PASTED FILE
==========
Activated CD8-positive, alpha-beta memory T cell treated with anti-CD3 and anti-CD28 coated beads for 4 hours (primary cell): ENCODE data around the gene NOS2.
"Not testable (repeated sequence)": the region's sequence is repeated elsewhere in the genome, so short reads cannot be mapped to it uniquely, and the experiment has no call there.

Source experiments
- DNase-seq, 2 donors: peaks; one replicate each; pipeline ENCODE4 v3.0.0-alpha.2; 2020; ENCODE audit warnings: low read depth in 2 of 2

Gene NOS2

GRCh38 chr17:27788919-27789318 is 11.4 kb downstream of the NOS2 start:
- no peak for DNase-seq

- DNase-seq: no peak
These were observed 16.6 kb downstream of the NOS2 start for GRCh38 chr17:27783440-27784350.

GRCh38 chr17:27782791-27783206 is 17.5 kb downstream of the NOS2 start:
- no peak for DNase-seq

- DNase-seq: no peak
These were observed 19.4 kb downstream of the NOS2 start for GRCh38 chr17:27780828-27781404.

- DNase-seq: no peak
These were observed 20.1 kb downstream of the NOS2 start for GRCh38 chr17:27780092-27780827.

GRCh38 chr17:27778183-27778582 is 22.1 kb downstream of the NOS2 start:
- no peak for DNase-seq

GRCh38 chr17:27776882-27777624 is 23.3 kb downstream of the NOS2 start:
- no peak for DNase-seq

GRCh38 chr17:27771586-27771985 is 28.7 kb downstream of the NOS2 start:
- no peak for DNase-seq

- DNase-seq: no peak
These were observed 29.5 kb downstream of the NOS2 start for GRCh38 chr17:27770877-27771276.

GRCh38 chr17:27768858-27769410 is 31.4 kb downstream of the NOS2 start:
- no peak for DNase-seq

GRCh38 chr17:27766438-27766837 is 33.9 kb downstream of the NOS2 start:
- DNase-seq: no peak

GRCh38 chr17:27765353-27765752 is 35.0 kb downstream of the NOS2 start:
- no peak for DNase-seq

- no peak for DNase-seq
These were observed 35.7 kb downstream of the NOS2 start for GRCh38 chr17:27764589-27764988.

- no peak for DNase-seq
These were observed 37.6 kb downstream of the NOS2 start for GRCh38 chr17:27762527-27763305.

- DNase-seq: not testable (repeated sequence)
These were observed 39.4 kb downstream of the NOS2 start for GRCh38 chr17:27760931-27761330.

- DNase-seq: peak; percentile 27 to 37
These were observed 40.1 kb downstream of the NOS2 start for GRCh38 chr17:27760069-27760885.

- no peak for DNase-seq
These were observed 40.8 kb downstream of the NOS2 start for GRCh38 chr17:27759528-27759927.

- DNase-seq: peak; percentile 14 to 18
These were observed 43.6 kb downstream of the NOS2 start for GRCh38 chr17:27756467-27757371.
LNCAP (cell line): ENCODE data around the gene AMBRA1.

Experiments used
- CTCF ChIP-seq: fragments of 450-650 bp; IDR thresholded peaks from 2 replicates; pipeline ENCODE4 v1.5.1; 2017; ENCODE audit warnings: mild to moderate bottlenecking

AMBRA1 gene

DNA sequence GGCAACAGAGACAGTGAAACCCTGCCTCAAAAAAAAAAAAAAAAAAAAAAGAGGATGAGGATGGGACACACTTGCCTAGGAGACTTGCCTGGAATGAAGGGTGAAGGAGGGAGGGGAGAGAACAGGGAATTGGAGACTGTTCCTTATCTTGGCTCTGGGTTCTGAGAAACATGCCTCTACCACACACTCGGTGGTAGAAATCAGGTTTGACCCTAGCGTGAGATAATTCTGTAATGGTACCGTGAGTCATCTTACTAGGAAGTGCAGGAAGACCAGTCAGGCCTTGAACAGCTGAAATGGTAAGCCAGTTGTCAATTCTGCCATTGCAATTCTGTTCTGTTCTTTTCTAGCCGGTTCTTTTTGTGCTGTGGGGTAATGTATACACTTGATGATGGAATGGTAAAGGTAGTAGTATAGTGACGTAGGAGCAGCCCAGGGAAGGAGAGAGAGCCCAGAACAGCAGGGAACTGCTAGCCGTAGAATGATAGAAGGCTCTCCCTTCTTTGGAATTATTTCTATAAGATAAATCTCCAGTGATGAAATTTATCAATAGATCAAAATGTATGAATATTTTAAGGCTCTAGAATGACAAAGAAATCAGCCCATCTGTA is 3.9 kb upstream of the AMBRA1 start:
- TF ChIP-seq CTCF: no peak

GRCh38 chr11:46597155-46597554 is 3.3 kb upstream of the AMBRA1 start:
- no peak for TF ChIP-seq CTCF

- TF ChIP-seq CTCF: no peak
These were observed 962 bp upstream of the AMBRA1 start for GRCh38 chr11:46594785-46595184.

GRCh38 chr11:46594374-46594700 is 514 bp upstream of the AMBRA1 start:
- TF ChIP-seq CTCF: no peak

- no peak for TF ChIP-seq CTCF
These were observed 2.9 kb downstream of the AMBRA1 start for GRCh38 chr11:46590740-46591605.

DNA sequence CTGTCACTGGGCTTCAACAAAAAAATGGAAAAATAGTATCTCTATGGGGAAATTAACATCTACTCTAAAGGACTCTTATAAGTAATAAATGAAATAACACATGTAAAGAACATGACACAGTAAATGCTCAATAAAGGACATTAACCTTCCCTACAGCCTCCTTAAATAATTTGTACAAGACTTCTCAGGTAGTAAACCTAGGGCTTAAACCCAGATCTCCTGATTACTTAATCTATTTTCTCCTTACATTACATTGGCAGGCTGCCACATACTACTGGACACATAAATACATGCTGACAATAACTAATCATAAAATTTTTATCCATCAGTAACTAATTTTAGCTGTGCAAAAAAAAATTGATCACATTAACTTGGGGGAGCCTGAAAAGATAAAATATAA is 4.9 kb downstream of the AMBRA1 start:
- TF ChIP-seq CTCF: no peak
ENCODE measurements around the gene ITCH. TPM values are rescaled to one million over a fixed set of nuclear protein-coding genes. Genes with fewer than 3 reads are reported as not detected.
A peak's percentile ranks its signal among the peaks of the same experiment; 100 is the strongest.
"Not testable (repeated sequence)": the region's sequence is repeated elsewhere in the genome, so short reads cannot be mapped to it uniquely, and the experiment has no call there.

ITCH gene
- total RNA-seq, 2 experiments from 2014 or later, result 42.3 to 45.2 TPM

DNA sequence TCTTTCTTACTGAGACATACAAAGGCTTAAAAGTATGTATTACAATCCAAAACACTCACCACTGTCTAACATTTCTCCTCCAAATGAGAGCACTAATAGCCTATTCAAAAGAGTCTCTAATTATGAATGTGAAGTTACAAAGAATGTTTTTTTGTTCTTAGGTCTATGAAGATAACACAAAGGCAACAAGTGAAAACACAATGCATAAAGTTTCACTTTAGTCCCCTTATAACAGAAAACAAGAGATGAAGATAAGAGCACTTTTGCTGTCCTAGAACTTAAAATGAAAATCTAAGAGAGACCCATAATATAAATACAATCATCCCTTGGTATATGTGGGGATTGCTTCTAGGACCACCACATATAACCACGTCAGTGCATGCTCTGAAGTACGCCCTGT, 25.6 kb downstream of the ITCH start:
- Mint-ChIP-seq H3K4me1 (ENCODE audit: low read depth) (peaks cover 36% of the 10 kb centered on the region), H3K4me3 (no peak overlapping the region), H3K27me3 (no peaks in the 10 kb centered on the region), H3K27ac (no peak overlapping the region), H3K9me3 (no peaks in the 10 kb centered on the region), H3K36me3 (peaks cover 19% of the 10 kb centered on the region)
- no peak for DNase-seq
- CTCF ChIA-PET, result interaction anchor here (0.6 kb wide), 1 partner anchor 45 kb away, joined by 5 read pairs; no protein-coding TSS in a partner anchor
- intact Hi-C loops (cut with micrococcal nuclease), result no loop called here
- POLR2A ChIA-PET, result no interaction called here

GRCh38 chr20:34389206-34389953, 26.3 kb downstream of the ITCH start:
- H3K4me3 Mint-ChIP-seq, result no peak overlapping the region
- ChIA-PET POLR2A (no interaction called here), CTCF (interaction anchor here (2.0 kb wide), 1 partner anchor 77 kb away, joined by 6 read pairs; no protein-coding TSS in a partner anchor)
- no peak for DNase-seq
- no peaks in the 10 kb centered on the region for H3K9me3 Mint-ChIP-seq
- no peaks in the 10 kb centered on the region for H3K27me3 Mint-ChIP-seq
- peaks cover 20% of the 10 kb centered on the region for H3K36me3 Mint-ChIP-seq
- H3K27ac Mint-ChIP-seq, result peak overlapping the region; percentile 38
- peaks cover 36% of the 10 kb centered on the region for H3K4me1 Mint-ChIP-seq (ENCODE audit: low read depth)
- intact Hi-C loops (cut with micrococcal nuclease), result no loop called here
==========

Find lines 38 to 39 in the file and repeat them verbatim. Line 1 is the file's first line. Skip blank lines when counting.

- no peak for DNase-seq
These were observed 40.8 kb downstream of the NOS2 start for GRCh38 chr17:27759528-27759927.